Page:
By Tichaona Sibanda
11 June 2012
The country’s next presidential and parliamentary elections are likely to be
held in June 2013 as parties to the GPA are reportedly in agreement on this
Last week Justice Minister Patrick Chinamasa told a Sapes Trust panel
discussion that the country was likely to hold general elections in June
next year under the current constitution.
But a senior MDC-T official told SW Radio Africa that they agree with
Chinamasa’s June 2013 date, but disagree on going to a new poll with the
‘If people remember well, we’ve been pushing for a June 2013 poll but under
a new constitution. Even our colleagues in the other MDC formation have been
saying the same,’ the official said.
Until the recent SADC summit that was held in Luanda, Robert Mugabe and
Prime Minister Morgan Tsvangirai have been at odds over the election date,
undermining their already shaky coalition.
But the Luanda summit blocked Mugabe’s push for elections without reforms,
putting an end to ZANU PF’s ‘kamikaze plot’ to hold elections in 2012.
The regional bloc had found itself in the middle of a political tug-of-war
between ZANU PF and the two MDC formations on the timing of the next
election in Zimbabwe. Analysts have long feared that any election without
reforms will see a repeat of the 2008 violence that the MDC-T say killed
hundreds of their supporters, while tens of thousands were tortured and
Dewa Mavhinga, regional coordinator for the Crisis in Zimbabwe Coalition,
said parties to the GPA should not be pre-occupied about the timing of
elections, but whether there would be ideal conditions for free and fair
‘The parties should be occupied with drawing up electoral conditions that
will level the political field and allow Zimbabweans to cast their vote
without fear,’ Mavhinga said.
Bulawayo, June 11, 2012- The bulk of imported maize being supplied to hungry
Zimbabweans is coming from former white commercial farmers evicted during
the 2000 chaotic land invasions and now farming in Zambia.
Recipients of the government's grain loan scheme in Matabeleland were last
week shocked to discover that the names on the stickers on the grain bags
were of former white farmers.
The Zimbabwe government has imported 300,000 tonnes of maize from Zambia to
feed millions of its citizens who are facing starvation.
Following the chaotic land seizures, most white commercial farmers, who were
dispossessed of their farms fled to Zambia where they bought new farms.
Since then Zimbabwe, which used to be southern Africa's bread basket, has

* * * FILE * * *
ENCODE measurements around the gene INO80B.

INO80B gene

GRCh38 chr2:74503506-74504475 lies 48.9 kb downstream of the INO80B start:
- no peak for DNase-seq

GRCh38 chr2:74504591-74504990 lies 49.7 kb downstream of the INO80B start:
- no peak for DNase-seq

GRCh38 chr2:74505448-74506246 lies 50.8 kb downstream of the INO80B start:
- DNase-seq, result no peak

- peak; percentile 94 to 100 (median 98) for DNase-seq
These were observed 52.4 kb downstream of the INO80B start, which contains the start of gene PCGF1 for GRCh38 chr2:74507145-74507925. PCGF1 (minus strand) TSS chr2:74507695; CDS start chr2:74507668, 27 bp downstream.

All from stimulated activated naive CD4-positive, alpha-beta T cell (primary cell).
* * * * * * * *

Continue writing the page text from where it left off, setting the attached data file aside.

been buying most of its maize grain staple from Zambia, to augment available
“Last week I received two bags of maize grain under the grain loan scheme
from the Grain Marketing Board (GMB) depot in Insiza. One of the bags had a
green sticker inside written, 'supplied by Michel Handris', a former Karoi
commercial farmer. The sticker had also the contact details of Handris, who
is now farming in the southern parts ofZambia,” said Edmore Ndlovu.
Villagers who spoke to Radio VOP, in Umguza, also confirmed receiving maize
bags with stickers bearing names of former white commercial farmers.
“We are now required to destroy all the Zambian bags and repackage the grain
in our local bags," said a GMB source.
He said that the fact that some former Zimbabwean farmers were supplying
maize had angered some senior Zanu (PF) officers and the minister of
Zimbabwe faces a one million tonne maize deficit due to drought, with nearly
half of the national crop coming up for harvest this month failing due to
Agriculture Minister Joseph Made recently said nearly 45 percent of the
maize crop that was planted last farming season was a completewrite-off.
The country needs at least 2, 2 million tonnes of maize to feed itself
annually but Made said Harare currently has only 400,000 tonnes of maize
stocks, which must be complemented by imports to prevent hunger.
Donor organisations say they are re-assessing their assistance to Zimbabwe
to see how they can cope with the shortfall in both crop and funding. Last
year the United Nations said it would raise nearly $200 million for aid
efforts in Zimbabwe with half going to food security for more than 1.4
million people. But a funding shortfall affected the donor groups' efforts
By Tichaona Sibanda
11 June 2012
South Africa’s ambassador to Zimbabwe, Vusi Mavimbela, has accused parties
in the GPA of delaying President Jacob Zuma’s visit to Harare.
Zuma who is the SADC appointed mediator on Zimbabwe was recently tasked by a
regional summit to urgently visit Harare and meet GPA principals to resolve
sticking points between ZANU PF and MDC formations.
Speaking at a panel discussion hosted by the Sapes Trust last week,
Mavimbela said he was sitting on a letter from the facilitation team
proposing a date, but the country’s GPA parties had not come back to confirm
if the date was appropriate.
It was expected that following the Luanda meeting earlier this month Zuma